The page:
Moriarty: U.S. takes 3-1 lead after morning play
LOUISVILLE -- How important is it to get off to a fast start the first morning? Well, only once since greater Europe joined the Ryder Cup in 1979 has an American team captured the cup after trailing in the first morning's session. That came at The Country Club in the event's most massive comeback. And, not since 1991 at Kiawah Island had Team USA taken the early lead.
During that 17-year stretch, the morning matches on the opening day have been contested at four-ball three times and foursomes the other six, including this year at Valhalla. The conventional wisdom used to be that the Americans were at some kind of inherent disadvantage in foursomes, as if the European side was comprised of octogenarians from the Scottish Ladies Golf Union. The fact is, the Euros don't play this quirky, quaint form of golf any more than the Americans do and, as of late, the U.S. has done it reasonably well--or, at least as well has the Americans have done anything in getting their heads handed to them five of the last six times. There are those who think alternate shot ought to be relegated to the ash heap of history but in no other format are these teammates more joined at the hip, more reliant on one another, than when they have to play each other's mistakes.
The morning momentum swings were as quick and stunning as the collapse of Bear Stearns. The Euros took the early lead, winning the first hole in three of the four matches. The Americans rallied on the back nine after Phil Mickelson and Anthony Kim lost the 10th through the 12th holes and then turned around and won the 13th through the 15th against Robert Karlsson and Padraig Harrington, eventually gaining a halve. Their comeback seemed to pull the Americans along. Behind them, Justin Leonard captured his first full point in a Ryder Cup partnered with Hunter Mahan. The two Brits, Justin Rose and Ian Poulter, butchered the 18th and lost their match to Stewart Cink and Chad Campbell.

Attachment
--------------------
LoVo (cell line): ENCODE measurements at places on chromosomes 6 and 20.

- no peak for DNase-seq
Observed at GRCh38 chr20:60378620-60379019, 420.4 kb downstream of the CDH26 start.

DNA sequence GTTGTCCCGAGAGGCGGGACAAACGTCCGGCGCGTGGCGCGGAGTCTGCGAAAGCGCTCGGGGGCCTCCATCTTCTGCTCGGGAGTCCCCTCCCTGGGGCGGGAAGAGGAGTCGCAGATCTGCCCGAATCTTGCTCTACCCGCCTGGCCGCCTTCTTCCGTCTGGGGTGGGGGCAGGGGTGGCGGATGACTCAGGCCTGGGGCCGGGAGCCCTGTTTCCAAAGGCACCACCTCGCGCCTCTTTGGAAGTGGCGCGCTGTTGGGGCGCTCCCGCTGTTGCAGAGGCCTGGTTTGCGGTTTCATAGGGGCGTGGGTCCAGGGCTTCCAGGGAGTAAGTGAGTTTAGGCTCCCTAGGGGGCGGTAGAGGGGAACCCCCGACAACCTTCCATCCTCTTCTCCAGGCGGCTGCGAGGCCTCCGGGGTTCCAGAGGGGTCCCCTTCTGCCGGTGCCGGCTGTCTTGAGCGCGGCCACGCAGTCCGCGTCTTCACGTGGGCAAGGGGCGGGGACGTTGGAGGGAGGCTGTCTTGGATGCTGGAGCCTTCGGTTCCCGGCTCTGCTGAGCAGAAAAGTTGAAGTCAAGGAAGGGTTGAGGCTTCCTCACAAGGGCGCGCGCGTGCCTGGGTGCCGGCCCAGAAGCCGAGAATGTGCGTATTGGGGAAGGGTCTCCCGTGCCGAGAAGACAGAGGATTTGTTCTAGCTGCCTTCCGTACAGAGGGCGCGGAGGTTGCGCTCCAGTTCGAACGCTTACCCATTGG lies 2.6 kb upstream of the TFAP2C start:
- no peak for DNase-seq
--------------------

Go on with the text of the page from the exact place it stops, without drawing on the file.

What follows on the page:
The first true emotional casualty of the Cup, however, was Kentuckian Kenny Perry, who wanted nothing more all year than to make the American side and play in front of the hometown crowd. Perry and partner Jim Fuyrk, had the chance to hand Sergio Garcia, paired with Lee Westwood, his first defeat in a Ryder Cup foursome or four-ball match. Instead, they lost the 17th when Perry missed a six-footer to end it and then gave away the 18th when he drove it in the water.
Being behind was no reason for captain Nick Faldo to panic but the state of Harrington's health could have been. The winner of the year's last two major championships claimed he was fit afterward but needed his sore neck attended to early in the round and only seemed like himself when he had a putter in his hands, actually cold-topping a shot out of the fairway bunker on the 18th.
-- Jim Moriarty